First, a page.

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The Scientist

» paralysis and cell & molecular biology

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image: Getting Back in Shape

Getting Back in Shape

By | December 1, 2015

Contrary to years of research suggesting otherwise, most aggregated proteins regain their shape and functionality following heat shock.

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image: Gia Voeltz: Cellular Cartographer

Gia Voeltz: Cellular Cartographer

By | December 1, 2015

Associate Professor, Department of Molecular, Cellular, and Developmental Biology, University of Colorado, Boulder. Age: 43

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image: Modern Rehab

Modern Rehab

By | December 1, 2015

See the soldier whose recovery from a debilitating muscle injury was greatly aided by a cellular therapy plus physical therapy.

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image: Cellular Rehab

Cellular Rehab

By | December 1, 2015

Physical therapy and exercise are critical to the success of cell therapies approaching the clinic.

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image: BRCA1 Linked to Alzheimer’s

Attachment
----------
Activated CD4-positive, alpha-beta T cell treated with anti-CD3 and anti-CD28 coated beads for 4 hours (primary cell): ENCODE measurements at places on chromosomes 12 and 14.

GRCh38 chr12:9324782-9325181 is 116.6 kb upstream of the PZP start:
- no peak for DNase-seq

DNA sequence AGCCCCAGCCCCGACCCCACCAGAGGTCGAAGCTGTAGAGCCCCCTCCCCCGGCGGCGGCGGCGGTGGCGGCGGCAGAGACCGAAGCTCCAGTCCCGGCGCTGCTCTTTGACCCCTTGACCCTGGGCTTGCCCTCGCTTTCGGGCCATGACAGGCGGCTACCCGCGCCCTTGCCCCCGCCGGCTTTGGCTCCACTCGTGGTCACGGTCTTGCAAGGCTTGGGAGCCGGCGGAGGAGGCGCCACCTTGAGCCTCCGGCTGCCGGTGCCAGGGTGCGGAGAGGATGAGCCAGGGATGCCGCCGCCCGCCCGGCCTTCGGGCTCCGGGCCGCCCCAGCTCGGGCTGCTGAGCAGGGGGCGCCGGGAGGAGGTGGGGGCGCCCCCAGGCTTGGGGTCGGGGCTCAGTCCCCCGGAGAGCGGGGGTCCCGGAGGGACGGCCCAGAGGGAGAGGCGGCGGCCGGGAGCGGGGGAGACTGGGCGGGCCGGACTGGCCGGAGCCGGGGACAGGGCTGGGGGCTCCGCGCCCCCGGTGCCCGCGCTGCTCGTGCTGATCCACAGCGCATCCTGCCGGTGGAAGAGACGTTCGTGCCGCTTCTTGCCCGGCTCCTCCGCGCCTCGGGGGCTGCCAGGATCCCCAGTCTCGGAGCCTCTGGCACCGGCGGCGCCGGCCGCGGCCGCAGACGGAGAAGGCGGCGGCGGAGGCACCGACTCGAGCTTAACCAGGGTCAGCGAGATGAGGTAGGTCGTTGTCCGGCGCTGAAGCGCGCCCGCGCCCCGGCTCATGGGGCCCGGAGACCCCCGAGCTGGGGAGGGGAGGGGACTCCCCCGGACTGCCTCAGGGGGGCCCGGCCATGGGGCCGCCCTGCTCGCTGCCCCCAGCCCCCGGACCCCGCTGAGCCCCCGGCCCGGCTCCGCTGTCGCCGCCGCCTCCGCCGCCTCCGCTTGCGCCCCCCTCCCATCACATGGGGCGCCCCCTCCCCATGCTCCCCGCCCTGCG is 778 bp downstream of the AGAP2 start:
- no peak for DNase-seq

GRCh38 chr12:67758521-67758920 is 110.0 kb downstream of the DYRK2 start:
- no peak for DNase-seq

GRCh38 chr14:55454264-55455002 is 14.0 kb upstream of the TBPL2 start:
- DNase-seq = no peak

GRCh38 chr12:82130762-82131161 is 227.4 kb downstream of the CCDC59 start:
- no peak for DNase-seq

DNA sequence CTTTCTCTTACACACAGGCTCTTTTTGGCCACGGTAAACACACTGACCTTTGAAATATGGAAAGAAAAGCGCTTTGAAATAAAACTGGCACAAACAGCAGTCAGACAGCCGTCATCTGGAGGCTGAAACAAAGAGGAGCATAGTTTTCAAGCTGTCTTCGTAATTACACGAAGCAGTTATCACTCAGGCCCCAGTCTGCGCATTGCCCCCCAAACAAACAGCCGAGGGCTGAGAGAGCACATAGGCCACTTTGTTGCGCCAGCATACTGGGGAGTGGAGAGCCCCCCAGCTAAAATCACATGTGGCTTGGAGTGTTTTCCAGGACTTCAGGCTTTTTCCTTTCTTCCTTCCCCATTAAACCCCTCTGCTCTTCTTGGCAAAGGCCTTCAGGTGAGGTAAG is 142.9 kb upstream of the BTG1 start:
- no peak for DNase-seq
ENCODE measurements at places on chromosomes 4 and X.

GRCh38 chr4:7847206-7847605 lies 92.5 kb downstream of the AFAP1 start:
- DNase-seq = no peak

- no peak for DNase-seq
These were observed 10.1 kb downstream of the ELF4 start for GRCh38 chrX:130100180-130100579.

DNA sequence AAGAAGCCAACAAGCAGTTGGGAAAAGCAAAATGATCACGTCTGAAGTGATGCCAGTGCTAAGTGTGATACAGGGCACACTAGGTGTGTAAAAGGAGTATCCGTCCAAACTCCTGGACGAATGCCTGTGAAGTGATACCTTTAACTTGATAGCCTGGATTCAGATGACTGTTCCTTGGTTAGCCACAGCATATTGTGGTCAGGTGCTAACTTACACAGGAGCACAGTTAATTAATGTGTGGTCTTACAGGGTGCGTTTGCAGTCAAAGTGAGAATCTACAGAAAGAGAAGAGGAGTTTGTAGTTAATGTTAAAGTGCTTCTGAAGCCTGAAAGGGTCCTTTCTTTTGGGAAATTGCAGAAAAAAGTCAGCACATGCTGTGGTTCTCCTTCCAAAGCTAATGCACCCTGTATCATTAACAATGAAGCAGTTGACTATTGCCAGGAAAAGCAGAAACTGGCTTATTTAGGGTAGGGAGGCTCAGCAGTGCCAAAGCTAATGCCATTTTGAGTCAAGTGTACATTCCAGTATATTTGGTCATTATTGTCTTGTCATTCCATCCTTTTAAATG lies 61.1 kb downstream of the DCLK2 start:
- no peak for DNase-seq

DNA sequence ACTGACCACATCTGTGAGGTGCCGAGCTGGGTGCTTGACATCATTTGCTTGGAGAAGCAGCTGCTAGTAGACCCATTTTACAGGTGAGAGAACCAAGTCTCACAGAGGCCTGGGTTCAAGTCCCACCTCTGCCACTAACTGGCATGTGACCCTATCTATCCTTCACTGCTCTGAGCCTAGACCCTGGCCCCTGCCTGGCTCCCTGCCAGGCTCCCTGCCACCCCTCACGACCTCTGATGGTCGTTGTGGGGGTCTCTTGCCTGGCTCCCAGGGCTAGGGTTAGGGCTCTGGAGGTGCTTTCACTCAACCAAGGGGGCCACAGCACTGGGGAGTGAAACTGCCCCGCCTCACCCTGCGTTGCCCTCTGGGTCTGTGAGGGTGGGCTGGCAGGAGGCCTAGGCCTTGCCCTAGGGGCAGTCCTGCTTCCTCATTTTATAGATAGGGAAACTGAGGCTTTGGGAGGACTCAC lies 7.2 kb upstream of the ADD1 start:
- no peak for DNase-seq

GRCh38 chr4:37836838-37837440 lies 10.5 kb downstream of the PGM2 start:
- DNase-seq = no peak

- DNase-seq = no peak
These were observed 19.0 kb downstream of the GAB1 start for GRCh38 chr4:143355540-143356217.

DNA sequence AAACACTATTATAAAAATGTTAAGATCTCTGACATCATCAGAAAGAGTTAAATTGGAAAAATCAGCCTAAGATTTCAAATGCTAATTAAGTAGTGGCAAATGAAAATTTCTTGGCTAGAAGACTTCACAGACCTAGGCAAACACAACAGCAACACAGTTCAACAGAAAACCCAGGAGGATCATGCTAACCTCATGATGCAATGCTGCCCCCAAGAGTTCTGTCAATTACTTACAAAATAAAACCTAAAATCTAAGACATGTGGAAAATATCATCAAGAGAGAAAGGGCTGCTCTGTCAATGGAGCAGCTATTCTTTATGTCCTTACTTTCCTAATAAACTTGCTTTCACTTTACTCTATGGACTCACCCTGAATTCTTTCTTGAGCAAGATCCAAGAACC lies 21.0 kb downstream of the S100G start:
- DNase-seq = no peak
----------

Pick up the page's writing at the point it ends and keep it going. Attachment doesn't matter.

BRCA1 Linked to Alzheimer’s

By | November 30, 2015

The cancer-related protein BRCA1 is important for learning and memory in mice and is depleted in the brains of Alzheimer’s patients, according to a study.

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image: Cortical Census

Cortical Census

By | November 26, 2015

Scientists document the characteristics and connections of mouse neocortical neurons to establish the most detailed microcircuit map to date.

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image: Wiping Out Gut Bugs Stops Obesity

Wiping Out Gut Bugs Stops Obesity

By | November 16, 2015

In mice lacking intestinal microbiota, white fat turns brown and obesity is prevented.

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image: Another Telomere-Regulating Enzyme Found

Another Telomere-Regulating Enzyme Found

By | November 12, 2015

Researchers identify a novel protein that helps maintain the length of chromosome-capping telomeres. 

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image: Blood-Gut Barrier

Blood-Gut Barrier

By | November 12, 2015

Scientists identify a barrier in mice between the intestine and its blood supply, and suggest how Salmonella sneaks through it.

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image: New Route to Hearing Loss Mapped

New Route to Hearing Loss Mapped

By | November 5, 2015

Deficiency in a protein called pejvakin makes inner ear cells more vulnerable to sound, unable to brace themselves against oxidative stress stimulated by noise. 

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